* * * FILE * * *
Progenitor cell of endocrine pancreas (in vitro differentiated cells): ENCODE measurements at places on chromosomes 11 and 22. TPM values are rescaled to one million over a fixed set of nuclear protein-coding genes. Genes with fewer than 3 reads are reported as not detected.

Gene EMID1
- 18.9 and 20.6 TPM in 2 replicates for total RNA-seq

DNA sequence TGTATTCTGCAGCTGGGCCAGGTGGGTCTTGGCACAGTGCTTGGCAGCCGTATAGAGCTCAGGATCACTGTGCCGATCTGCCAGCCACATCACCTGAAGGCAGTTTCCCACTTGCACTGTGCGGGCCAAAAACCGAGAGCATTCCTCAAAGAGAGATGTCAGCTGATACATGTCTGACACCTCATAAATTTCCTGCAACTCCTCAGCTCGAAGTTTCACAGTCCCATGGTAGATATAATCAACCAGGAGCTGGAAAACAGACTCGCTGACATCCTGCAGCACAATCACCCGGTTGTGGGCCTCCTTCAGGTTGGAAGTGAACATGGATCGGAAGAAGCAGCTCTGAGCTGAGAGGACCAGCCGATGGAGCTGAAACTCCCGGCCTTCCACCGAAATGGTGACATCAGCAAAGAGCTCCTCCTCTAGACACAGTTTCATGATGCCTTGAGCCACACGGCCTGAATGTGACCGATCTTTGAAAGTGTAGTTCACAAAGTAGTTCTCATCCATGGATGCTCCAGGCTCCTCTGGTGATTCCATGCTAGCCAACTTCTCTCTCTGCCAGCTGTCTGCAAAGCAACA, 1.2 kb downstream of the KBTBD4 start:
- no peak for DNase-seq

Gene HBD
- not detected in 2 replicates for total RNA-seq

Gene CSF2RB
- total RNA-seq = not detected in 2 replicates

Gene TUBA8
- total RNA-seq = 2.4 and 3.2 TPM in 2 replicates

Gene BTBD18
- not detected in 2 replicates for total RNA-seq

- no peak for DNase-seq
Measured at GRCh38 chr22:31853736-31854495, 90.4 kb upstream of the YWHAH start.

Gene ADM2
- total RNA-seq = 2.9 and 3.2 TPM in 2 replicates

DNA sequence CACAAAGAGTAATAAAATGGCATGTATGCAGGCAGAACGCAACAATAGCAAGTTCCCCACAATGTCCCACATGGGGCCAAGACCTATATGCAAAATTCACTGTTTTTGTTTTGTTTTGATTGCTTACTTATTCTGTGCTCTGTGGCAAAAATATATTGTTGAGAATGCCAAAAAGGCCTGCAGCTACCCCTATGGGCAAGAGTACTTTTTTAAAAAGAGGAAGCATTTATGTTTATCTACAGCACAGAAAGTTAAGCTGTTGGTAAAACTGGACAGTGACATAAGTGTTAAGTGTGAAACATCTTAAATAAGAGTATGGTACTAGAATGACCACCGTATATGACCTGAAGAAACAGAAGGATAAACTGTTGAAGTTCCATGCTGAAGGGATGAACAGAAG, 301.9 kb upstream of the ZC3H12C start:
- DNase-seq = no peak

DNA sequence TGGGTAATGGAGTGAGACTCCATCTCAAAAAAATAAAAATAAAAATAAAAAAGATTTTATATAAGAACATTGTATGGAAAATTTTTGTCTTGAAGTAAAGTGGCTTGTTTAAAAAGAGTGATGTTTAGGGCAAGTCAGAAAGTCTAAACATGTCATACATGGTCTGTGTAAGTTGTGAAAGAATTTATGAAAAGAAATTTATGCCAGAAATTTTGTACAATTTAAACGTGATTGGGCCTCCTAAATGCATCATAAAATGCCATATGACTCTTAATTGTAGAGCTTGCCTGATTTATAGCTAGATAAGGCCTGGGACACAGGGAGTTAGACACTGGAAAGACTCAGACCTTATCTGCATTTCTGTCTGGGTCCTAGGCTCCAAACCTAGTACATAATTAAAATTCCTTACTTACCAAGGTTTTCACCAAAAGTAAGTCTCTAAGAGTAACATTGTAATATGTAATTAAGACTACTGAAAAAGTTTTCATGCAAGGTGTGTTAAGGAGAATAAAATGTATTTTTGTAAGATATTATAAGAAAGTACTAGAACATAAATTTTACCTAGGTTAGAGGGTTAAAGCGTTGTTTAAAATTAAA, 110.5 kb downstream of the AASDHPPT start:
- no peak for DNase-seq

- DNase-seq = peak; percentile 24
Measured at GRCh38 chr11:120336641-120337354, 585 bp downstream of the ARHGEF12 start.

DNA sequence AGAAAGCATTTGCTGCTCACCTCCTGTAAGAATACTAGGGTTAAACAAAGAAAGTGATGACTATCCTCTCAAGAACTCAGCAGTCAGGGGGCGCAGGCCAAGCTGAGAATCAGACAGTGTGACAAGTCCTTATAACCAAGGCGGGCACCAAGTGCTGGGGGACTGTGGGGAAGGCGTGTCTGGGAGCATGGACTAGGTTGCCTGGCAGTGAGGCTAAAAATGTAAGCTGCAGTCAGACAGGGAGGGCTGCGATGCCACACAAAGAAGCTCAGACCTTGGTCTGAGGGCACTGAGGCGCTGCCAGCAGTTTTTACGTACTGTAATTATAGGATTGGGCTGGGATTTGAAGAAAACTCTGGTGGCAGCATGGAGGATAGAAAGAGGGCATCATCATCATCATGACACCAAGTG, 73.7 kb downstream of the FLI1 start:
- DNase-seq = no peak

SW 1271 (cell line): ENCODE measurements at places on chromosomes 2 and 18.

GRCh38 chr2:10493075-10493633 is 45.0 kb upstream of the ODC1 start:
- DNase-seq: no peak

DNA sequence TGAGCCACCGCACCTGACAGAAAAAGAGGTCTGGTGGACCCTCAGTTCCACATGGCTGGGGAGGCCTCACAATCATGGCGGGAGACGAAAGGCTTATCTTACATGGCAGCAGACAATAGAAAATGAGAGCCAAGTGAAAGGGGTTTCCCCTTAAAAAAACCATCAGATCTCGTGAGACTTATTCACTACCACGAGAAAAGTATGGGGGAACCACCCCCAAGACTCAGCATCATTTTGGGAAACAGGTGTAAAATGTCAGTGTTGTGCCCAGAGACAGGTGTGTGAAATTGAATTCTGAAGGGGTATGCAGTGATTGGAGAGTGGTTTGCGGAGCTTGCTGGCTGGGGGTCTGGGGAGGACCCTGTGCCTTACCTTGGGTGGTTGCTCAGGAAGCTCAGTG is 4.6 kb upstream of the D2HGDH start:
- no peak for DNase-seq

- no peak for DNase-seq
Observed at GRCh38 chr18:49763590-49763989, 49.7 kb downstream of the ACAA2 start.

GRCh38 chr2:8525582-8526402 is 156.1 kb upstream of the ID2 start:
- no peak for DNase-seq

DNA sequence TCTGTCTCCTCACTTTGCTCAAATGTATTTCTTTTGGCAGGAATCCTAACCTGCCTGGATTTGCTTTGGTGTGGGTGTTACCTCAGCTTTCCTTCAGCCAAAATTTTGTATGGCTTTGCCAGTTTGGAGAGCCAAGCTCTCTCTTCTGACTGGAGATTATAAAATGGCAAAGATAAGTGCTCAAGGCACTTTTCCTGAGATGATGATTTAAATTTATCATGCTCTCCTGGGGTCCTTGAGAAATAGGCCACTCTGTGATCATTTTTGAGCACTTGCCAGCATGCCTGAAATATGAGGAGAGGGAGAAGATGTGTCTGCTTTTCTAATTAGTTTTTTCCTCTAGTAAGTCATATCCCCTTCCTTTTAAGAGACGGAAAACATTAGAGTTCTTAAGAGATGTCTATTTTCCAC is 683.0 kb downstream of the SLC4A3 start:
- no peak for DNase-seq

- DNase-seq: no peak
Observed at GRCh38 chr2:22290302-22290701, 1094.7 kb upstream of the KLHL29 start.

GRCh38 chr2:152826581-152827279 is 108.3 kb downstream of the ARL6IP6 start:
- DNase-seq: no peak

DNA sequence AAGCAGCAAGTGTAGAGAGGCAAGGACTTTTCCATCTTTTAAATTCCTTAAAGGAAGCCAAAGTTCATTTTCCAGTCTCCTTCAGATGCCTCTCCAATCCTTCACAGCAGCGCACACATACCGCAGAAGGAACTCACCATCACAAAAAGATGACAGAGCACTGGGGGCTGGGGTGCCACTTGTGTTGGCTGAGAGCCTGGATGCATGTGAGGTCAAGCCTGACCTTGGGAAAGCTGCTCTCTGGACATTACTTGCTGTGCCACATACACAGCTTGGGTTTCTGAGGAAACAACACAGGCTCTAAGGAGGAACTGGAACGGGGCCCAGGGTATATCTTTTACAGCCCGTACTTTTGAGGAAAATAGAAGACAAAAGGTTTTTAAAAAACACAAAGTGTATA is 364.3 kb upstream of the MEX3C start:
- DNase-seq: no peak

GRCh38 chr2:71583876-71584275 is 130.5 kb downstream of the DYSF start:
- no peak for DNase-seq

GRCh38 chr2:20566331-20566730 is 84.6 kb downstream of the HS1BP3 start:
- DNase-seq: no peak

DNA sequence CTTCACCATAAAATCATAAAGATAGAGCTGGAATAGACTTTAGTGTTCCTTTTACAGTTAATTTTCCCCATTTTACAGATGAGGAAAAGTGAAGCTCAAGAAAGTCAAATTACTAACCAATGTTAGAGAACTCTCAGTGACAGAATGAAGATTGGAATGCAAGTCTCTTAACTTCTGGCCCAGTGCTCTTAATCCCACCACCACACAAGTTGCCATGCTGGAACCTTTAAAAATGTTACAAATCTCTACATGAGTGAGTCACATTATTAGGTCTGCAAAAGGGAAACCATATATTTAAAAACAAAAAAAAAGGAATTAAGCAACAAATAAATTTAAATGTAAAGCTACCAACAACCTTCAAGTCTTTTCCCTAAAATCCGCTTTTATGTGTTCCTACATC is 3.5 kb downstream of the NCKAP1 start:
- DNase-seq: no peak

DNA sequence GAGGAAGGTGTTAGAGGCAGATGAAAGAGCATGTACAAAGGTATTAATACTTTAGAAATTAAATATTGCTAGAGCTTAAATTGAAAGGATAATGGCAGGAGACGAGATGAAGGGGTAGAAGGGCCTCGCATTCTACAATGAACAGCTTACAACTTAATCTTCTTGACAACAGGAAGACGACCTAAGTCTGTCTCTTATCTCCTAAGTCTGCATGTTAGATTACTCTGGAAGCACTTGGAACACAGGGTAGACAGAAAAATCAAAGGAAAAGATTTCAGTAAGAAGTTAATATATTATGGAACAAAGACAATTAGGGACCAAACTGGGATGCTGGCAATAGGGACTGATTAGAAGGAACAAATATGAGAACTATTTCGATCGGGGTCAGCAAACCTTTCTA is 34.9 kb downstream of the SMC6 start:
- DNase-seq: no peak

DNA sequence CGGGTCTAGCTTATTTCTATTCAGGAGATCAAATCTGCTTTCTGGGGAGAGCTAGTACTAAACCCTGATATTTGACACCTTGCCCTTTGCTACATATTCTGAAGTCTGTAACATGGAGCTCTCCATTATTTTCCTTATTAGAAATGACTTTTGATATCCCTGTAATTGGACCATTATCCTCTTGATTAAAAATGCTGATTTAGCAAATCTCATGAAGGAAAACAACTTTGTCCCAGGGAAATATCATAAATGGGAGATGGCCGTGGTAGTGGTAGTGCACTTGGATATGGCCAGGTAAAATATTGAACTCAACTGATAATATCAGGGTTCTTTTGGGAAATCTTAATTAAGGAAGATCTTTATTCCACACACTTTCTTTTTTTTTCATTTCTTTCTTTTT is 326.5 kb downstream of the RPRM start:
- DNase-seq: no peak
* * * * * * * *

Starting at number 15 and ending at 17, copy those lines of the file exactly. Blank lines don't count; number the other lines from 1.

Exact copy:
Measured at GRCh38 chr22:31853736-31854495, 90.4 kb upstream of the YWHAH start.

Gene ADM2
- total RNA-seq = 2.9 and 3.2 TPM in 2 replicates